Probably the most important aspect of the Indian lutes is the flat and wide table-shaped bridge. The tanpura is an instrument that is designed to create a controlled cloud of overtones that form the base and background to the music. The main process of creating these overtones comes from the flat bridge and the process called "jawari". The name "Jawari" comes from the word "Jiwa" which literally means soul. In Indian music, jawari is used when describing the quality of a tone, not its musical perspective, but more in a sense of its acoustic quality. For example, some strings have a harsh, shrill, twangy sound and others sound dull and dead. Jawari is the process by which the instrument maker or repairer can shape the flat rounded bridge to produce the correct and required sound, not too shrill or too dull, but according to the musicians personal taste and the instruments' requirements. The overtones are clearly audible and enhanced with a good jawari.
Nowadays the art of jawari is a dying profession in India, and there seems to be only a handful of instrument makers and repairers who have mastered the technique. It is an art that takes many years of practice. The jawari has given Indian music and its instruments a refined profoundness in its conception of sound aesthetics.
Music as we know it has been developed from the core of the note or tone itself. Essentially a note is a vibration where the main tone that we hear, the fundamental, is only one of many tones that are present and vibrating at that given moment. These other tones, or overtones as we call them are mostly inaudible to the human ear. Western musical instruments usually find ways of dampening the overtones finding them ugly and unwanted, thereby using thin upright bridges to lessen the chances of hearing them. Whereas in India, overtones have a more prominent and profound role to play. The design of the flat bridge on the Indian lutes enables the overtones to become audible and to play a crucial role in the overall conception of sound quality.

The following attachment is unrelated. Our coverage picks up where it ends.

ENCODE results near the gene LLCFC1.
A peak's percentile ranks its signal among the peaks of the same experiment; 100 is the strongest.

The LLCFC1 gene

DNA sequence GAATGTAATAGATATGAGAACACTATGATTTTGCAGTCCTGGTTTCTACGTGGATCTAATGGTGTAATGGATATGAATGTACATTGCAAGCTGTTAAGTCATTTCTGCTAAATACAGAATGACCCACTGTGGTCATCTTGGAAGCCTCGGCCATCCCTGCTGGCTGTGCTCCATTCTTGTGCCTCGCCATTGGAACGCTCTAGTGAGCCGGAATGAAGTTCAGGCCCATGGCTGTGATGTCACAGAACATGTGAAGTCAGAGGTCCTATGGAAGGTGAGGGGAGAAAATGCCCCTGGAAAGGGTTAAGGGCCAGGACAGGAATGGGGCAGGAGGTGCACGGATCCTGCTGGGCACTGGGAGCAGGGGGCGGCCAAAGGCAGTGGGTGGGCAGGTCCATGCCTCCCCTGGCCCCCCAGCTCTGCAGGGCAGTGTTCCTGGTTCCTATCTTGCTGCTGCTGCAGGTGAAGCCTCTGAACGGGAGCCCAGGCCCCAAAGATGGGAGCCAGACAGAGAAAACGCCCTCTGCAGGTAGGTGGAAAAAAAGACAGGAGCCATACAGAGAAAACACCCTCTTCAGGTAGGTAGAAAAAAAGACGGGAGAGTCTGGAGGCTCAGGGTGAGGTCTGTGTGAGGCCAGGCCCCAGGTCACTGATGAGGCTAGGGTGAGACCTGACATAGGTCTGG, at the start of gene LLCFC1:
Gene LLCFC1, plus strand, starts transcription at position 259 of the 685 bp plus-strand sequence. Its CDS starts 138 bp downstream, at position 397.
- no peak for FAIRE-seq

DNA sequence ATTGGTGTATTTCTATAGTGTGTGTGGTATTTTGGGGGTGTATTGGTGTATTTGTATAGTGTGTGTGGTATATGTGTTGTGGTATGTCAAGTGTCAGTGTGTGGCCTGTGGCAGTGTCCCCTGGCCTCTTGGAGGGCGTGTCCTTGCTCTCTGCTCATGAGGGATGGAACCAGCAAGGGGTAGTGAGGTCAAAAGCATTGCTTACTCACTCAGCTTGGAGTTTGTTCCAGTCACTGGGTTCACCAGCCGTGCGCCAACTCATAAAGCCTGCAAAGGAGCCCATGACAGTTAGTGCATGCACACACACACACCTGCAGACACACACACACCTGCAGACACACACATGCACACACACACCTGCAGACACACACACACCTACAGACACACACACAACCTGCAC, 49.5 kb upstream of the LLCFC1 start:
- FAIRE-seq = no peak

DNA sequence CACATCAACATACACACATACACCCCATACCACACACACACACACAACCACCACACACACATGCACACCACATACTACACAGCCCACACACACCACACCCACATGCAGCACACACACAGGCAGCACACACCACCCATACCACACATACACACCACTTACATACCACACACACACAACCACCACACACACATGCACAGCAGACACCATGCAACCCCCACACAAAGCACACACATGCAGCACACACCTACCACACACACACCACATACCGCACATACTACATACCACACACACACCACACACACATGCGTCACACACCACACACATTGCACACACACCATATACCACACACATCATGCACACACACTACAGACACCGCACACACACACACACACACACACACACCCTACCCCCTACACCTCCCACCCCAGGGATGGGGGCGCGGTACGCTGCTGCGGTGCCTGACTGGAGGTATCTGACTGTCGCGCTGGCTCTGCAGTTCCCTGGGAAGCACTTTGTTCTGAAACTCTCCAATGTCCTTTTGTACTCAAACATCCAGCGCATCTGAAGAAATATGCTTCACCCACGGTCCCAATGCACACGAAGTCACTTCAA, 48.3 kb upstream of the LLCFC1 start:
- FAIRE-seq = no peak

Music in either the western or eastern hemispheres depends on overtones as the basis of the note and tone material used. A scale is nothing more than a collection of overtones in a specific order. Chinese legend has it that in the year 2697 BC, Lin Lun discovered by blowing hard over a bamboo pipe that he was able to create the quint as an overtone. He made a second pipe 1/3 shorter than the first pipe and tuned to the first fifth. Repeating the process by blowing hard over this pipe he was able to produce the fifth once again. Continuing this procedure he produced 12 quints which together created the chromatic scale, the so-called circle of fifths:
C – G – D – A – E – B – F# - C# - G# - D# - A# - E# (F) - B# (C)
Years later in Greece, Pythagoras created toneladders and theories based on the same principles as Lin Lun. We can see that these principles form the essence of the octave which is the basis of music as we know it today. We can also conclude that the octave is made up of overtones that are directly (sonant) and indirectly (dissonant) related to each other, and that the whole scale is essentially originating from one note.